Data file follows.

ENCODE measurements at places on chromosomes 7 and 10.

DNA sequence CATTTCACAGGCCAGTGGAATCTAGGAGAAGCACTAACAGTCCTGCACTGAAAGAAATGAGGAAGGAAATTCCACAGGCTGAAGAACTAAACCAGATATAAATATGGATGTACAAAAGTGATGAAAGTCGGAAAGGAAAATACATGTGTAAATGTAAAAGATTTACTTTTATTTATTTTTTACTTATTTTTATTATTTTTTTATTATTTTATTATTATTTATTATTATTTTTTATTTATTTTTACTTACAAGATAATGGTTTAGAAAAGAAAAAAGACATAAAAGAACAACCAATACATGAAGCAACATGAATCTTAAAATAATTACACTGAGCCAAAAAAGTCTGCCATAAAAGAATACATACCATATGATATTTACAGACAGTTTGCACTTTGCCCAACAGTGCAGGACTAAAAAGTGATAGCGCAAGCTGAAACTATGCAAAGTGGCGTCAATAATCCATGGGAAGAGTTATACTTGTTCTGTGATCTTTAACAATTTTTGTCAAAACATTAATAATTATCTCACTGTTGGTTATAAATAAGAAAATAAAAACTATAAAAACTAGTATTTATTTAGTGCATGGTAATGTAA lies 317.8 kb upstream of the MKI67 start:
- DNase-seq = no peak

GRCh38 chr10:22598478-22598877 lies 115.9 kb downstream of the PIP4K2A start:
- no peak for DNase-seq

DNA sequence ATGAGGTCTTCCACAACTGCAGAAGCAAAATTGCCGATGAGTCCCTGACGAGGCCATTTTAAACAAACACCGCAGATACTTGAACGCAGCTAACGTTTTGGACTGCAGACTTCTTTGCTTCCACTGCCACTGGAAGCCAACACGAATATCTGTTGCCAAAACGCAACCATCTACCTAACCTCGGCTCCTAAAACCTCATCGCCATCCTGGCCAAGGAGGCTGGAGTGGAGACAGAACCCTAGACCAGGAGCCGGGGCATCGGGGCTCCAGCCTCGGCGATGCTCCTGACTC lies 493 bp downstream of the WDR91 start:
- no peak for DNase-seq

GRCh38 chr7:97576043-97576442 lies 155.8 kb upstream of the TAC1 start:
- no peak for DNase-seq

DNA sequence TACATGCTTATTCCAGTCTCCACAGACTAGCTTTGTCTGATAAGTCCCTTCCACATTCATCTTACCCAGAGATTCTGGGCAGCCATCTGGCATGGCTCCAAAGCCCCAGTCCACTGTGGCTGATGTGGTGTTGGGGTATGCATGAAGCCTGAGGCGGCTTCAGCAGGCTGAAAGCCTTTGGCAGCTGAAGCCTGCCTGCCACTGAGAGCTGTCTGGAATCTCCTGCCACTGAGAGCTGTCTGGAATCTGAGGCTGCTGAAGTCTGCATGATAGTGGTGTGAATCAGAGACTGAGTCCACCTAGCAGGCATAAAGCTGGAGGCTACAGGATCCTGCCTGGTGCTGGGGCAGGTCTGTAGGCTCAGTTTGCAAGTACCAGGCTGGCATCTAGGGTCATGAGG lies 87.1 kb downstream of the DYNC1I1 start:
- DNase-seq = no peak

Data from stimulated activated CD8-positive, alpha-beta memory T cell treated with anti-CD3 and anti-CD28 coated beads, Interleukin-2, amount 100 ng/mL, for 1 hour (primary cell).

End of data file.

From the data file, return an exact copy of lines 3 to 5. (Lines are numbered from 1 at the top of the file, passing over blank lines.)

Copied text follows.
- DNase-seq = no peak

GRCh38 chr10:22598478-22598877 lies 115.9 kb downstream of the PIP4K2A start:
- no peak for DNase-seq